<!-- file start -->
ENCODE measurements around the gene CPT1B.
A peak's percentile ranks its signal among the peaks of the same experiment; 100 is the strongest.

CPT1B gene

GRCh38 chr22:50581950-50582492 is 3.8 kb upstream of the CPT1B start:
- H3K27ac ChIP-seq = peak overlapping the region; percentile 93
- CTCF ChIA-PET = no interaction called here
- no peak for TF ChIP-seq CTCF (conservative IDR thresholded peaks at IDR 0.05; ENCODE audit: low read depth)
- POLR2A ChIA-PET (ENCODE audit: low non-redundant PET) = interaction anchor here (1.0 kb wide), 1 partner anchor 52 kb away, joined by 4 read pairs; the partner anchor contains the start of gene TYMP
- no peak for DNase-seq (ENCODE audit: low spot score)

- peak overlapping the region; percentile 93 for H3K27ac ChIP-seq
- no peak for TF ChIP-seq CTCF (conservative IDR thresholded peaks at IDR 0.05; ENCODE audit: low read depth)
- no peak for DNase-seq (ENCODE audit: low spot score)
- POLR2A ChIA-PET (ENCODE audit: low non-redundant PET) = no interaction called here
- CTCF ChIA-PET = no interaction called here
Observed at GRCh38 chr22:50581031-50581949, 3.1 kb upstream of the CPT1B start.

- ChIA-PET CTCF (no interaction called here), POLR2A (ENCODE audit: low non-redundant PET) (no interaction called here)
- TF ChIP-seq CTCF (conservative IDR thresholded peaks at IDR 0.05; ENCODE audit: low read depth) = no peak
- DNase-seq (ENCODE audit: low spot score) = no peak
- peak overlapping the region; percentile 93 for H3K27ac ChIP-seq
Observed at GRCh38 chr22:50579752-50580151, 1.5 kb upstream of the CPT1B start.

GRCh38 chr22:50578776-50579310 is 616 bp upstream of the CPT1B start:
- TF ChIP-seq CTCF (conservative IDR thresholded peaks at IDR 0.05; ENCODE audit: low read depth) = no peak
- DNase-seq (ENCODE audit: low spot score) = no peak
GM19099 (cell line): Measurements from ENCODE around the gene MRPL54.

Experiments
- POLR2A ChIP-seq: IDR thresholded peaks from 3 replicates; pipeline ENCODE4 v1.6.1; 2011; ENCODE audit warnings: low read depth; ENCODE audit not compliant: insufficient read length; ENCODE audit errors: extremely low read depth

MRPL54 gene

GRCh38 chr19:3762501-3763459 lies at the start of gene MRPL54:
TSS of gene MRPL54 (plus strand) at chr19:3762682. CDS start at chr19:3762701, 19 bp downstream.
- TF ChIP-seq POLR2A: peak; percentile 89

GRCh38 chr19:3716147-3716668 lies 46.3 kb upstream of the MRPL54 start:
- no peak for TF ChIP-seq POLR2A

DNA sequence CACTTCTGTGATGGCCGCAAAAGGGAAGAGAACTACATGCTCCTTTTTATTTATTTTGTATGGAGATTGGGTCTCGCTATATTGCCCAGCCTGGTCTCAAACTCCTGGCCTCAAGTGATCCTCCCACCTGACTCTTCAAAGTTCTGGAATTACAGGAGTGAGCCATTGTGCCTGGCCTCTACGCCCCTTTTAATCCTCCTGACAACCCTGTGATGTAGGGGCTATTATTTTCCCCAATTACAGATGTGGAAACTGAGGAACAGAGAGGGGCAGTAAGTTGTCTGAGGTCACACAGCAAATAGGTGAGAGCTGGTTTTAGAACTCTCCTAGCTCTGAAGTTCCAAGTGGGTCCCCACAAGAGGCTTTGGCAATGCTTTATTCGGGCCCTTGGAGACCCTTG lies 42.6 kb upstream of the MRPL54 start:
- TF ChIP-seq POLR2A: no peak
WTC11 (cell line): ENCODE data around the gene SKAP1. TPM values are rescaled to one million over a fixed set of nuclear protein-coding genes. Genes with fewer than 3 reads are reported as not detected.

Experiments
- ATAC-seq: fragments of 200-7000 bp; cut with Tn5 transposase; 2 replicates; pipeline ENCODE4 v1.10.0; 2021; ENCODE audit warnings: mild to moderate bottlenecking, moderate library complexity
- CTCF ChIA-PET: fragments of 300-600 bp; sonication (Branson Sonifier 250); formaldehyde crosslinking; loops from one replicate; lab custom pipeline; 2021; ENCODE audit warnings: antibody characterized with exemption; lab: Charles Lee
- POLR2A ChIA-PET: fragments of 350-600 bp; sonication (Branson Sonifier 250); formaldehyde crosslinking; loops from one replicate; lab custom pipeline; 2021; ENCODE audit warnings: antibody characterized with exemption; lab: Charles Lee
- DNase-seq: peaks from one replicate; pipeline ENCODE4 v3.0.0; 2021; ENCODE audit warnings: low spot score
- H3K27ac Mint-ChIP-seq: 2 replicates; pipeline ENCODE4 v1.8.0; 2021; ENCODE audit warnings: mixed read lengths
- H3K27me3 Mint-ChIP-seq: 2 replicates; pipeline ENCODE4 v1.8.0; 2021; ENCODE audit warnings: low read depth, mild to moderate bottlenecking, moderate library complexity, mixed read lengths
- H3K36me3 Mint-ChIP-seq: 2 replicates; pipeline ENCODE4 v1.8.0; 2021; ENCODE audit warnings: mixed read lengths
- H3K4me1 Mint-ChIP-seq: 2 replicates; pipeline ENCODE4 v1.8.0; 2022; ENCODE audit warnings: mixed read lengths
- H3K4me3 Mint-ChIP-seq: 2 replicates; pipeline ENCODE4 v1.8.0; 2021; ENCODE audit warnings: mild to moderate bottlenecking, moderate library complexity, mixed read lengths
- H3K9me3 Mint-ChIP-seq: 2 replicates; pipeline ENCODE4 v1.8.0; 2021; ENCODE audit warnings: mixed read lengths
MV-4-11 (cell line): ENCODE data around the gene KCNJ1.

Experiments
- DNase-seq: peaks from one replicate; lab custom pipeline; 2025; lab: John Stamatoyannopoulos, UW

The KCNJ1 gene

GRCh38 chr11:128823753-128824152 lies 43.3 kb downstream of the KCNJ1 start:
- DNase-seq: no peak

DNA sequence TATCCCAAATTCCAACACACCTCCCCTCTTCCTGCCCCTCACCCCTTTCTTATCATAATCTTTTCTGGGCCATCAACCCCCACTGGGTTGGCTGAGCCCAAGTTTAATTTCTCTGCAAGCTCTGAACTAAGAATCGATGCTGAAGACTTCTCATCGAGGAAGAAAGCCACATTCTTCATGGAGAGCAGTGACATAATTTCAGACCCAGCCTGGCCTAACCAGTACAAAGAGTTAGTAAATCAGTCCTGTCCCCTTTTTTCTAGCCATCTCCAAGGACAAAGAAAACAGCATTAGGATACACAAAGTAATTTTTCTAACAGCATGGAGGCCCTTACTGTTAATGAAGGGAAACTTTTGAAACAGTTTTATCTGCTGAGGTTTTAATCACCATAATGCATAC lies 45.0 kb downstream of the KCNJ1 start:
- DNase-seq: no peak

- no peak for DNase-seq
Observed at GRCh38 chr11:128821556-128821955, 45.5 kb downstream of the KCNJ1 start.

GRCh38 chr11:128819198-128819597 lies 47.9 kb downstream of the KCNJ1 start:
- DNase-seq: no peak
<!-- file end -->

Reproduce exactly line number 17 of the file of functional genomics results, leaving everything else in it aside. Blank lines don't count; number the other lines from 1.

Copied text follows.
- TF ChIP-seq CTCF (conservative IDR thresholded peaks at IDR 0.05; ENCODE audit: low read depth) = no peak